A logo is seen on the grill of an E-transit concept vehicle during a press event at the Ford Halewood transmissions plant in Liverpool
Ford is conducting layoffs again after it cut thousands of roles earlier this year. Reuters


  • Ford laid off around 3,800 employees in Europe earlier this year
  • Spokesman Reid attributed the latest cuts to the company's Ford+ growth strategy
  • Ford recently partnered with Tesla in a supercharger initiative

Automobile giant Ford is reducing its workforce, citing the company's Ford+ growth plan that seeks to focus on value creation and capitalizes on the electric vehicle industry. The cuts will reportedly affect engineering roles in the United States and Canada.

The layoffs this week will affect at least 1,000 salaried employees and contract workers, people familiar with the matter told the Wall Street Journal. However, a spokesperson for Ford reportedly declined to provide the exact number of employees that will be affected by the cuts.

"This is related to the Ford+ growth plan we introduced in 2021 and have been increasingly implementing over the past year. Delivering on the plan includes adjusting staffing to match focused priorities and ambitions, while raising quality and lowering costs," Ford spokesman T.R. Reid said in an emailed statement, CNN reported.

The latest round of cuts is expected to affect all three of Ford's business units namely the electric vehicle unit Model e, fleet service operations Ford Pro, and the traditional combustion engine operations Ford Blue, as per CNBC.

People familiar with the situation told CNBC that leaders whose teams were affected were notified Tuesday afternoon, while affected workers were expected to be informed about their job status through Wednesday.

Workers in affected units were also reportedly instructed to work remotely this week.

Ford said affected workers will be offered severance pay and benefits, adding that the layoffs will affect other units, not just engineering positions.

In the auto giant's Ford+ plan, the company seeks to increase its investments in electric vehicles to over $30 billion through 2025.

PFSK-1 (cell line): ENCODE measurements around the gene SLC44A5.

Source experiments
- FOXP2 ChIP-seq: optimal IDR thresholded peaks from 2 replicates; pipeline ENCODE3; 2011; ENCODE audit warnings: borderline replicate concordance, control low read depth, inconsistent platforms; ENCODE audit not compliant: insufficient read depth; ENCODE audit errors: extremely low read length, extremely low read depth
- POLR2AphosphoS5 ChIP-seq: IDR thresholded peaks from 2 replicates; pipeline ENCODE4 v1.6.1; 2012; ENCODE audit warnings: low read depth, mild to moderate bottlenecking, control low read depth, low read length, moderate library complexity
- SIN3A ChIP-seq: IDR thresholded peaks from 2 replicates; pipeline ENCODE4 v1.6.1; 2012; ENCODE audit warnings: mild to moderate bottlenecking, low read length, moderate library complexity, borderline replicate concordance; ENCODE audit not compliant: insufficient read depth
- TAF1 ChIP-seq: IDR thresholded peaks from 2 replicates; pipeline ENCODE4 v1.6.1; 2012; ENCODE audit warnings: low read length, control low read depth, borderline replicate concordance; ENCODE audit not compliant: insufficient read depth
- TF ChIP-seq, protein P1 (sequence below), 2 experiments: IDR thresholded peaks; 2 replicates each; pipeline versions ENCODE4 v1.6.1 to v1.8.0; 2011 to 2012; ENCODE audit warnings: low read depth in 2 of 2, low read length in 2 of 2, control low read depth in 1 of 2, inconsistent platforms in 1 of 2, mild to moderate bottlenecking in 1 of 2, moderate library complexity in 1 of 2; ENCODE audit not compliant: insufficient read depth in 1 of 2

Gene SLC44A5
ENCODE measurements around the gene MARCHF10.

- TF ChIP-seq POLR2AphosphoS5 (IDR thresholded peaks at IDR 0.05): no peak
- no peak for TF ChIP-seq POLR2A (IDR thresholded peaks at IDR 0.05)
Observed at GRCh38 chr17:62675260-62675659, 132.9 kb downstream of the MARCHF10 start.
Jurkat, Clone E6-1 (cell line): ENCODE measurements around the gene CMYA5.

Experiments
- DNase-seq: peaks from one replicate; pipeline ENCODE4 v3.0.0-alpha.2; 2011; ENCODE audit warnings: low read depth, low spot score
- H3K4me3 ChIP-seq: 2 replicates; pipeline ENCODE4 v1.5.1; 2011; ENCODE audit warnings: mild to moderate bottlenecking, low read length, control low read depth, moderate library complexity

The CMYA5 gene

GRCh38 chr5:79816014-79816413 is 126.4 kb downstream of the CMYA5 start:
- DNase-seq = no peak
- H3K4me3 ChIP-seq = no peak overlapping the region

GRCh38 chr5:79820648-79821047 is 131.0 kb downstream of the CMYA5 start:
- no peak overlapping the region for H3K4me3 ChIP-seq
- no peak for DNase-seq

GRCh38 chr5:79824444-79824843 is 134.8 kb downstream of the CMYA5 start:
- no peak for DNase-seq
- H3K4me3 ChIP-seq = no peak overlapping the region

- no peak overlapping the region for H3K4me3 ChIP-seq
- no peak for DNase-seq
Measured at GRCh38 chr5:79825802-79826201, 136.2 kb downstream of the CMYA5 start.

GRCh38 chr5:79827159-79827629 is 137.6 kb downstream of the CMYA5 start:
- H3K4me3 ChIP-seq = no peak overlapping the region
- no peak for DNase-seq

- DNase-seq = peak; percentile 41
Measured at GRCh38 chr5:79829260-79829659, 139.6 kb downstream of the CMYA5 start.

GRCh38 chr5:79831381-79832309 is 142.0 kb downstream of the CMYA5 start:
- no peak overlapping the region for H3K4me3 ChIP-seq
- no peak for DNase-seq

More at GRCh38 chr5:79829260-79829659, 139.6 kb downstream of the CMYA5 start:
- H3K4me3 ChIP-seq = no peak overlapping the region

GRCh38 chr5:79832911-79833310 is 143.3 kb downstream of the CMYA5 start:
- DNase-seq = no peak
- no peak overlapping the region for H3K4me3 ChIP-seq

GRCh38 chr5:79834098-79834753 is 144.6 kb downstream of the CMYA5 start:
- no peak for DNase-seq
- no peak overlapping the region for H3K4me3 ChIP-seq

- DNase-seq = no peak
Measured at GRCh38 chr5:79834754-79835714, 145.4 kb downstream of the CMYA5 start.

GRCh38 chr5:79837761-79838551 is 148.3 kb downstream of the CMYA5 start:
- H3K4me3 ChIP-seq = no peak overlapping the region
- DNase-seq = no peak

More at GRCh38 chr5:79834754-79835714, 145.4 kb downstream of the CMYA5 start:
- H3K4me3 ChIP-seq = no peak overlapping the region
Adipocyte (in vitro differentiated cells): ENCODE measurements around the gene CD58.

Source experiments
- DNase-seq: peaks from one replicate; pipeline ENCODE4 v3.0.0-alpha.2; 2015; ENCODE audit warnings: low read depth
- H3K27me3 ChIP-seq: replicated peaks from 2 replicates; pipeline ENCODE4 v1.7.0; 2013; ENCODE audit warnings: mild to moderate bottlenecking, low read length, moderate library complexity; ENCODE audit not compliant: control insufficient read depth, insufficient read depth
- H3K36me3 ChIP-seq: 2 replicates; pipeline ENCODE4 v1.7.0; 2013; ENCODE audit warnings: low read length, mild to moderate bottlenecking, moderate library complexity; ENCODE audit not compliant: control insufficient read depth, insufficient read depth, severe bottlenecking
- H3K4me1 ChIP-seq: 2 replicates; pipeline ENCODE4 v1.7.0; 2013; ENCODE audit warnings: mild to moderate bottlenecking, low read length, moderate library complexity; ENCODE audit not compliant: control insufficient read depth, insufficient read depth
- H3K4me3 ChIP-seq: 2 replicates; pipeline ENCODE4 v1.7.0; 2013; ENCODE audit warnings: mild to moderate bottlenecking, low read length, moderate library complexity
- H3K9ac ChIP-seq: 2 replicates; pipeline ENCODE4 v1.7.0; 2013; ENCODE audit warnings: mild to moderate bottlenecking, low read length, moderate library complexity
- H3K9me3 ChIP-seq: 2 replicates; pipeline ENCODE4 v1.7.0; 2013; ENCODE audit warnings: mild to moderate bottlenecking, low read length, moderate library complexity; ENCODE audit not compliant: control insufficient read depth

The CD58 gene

Ford is also looking to expand its connected vehicle fleet. "I'm excited about what Ford+ means for our customers, who will get new and better experiences by pairing our iconic, world-class vehicles with connected technology that constantly gets better over time," CEO Jim Farley said when the strategy was announced in 2021.

Farley previously said Ford had too many employees and there was not enough people with the skills necessary to build on the company's plan to shift to EVs and digital services.

Ford laid off around 3,800 roles in Europe in February this year, affecting Germany and Britain the most. At the time, competition in the EV industry was intensifying.

"We recognize the uncertainty it creates for our team, and I assure them we will be offering them our full support in the months ahead," said Martin Sander, general manager of Ford Model e Europe.

The company reduced its workforce again in March, laying off 1,100 jobs in Valencia, Spain.

At the time, the company said it will "work constructively" with union partners to reduce the impact of the job cuts on employees at the Valencia factory, their families and the community.

Last year, the company cut about 3,000 jobs globally. The said layoffs affected around 2,000 salaried employees and around 1,000 agency jobs in Canada, India and the U.S. At the time, company leaders attributed the reductions to cost-cutting measures.

In a Securities and Exchange Commission (SEC) filing last month, Ford said it was expecting to incur charges between $1.5 billion and $2 billion over restructuring measures. The company noted that the charges will largely go toward "employee separations and supplier settlements."

Ford joins a few other auto companies that reduced their headcount this year.

In March, EV manufacturer Lucid said it was laying off around 1,300 workers, or about 18% of its workforce. It said it was expecting to incur charges between $24 million and $30 million.

Lucid CEO Peter Rawlinson told employees that the cuts will affect "nearly every organization and level, including executives," adding that severance packages will include healthcare coverage and equity vesting.

Earlier this year, General Motors eliminated 500 workers, affecting both salaried employees and executive-level positions. The company cited cost-reduction efforts.

Meanwhile, Ford recently announced that Ford EV customers "will have access to more than 12,000 Tesla Superchargers" across the country and in Canada starting in early 2024.

The partnership between the rival automakers marks the first step in Tesla's commitment to open up thousands of its charging stations by the end of next year to other EV brands.